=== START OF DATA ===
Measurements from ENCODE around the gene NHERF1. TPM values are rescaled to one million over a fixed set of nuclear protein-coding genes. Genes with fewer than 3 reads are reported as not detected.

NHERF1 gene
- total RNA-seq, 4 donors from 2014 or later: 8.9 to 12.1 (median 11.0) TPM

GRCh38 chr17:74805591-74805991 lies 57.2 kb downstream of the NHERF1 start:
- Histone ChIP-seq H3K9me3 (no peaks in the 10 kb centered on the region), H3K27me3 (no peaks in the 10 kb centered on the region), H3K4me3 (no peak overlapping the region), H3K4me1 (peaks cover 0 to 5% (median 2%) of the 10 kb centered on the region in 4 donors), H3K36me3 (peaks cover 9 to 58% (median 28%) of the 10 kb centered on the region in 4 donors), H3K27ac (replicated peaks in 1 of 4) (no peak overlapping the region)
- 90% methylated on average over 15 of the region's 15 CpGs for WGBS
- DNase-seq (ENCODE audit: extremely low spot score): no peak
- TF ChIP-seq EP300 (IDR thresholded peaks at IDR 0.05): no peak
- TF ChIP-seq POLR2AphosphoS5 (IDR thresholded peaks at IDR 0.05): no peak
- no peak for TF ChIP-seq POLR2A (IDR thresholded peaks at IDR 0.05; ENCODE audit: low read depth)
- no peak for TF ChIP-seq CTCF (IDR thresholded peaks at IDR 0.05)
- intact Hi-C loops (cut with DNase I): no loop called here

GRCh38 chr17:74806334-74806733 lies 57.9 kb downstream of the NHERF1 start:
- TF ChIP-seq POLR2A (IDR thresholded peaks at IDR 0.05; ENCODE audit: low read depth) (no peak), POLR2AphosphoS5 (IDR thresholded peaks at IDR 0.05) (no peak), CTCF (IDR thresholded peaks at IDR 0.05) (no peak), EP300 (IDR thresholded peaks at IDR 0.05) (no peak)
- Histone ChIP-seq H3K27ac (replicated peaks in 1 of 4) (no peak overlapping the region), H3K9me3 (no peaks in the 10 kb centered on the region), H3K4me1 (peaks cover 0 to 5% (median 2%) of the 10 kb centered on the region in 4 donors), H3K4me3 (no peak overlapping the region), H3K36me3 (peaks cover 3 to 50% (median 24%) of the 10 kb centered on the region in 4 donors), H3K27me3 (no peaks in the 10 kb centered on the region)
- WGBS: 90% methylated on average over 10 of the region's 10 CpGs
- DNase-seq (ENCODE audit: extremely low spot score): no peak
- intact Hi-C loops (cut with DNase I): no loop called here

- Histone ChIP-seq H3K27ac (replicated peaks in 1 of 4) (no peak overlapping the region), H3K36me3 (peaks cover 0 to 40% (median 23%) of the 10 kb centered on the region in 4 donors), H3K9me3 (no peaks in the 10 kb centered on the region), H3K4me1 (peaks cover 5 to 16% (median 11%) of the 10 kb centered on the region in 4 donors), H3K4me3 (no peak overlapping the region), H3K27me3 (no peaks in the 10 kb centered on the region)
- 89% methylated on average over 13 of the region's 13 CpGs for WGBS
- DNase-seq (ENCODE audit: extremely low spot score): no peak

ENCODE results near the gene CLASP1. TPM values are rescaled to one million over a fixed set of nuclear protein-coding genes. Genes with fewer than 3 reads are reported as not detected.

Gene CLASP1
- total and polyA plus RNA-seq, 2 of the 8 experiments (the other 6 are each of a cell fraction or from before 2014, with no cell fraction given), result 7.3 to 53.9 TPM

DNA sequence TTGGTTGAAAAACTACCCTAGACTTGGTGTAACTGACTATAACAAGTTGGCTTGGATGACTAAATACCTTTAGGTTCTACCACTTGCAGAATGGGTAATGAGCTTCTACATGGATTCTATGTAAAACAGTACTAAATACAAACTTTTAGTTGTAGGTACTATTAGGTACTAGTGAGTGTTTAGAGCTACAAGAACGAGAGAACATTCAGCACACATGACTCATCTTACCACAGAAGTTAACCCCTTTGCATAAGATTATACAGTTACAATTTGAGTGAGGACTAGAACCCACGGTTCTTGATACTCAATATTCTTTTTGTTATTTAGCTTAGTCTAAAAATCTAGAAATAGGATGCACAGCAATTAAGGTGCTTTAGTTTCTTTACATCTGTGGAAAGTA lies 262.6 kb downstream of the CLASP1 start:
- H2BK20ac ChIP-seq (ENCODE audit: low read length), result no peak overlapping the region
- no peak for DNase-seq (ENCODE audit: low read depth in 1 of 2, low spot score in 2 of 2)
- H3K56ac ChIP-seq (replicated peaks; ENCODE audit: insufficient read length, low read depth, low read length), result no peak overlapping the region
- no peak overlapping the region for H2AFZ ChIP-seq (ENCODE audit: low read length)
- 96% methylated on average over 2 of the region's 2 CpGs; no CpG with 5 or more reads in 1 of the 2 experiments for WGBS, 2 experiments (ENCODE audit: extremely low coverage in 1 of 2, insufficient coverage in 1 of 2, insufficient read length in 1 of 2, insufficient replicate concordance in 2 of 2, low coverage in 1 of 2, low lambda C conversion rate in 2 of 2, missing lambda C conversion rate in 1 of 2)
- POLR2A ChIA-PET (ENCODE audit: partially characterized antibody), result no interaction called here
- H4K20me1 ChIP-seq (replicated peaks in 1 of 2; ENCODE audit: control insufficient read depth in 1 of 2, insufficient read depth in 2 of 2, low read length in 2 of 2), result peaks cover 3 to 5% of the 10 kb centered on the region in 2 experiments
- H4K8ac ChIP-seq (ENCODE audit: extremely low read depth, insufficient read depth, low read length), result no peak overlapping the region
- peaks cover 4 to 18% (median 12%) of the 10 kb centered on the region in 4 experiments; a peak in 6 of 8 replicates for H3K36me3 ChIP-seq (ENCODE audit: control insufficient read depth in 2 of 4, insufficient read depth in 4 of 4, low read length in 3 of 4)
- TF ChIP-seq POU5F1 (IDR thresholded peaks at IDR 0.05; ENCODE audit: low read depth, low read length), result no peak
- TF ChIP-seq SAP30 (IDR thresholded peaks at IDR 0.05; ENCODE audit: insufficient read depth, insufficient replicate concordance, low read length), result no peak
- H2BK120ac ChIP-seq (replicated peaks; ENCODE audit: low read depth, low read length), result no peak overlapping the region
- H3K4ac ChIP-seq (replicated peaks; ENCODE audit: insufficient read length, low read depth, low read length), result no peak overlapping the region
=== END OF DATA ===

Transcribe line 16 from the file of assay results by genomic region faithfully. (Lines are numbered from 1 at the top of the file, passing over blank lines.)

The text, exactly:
- WGBS: 90% methylated on average over 10 of the region's 10 CpGs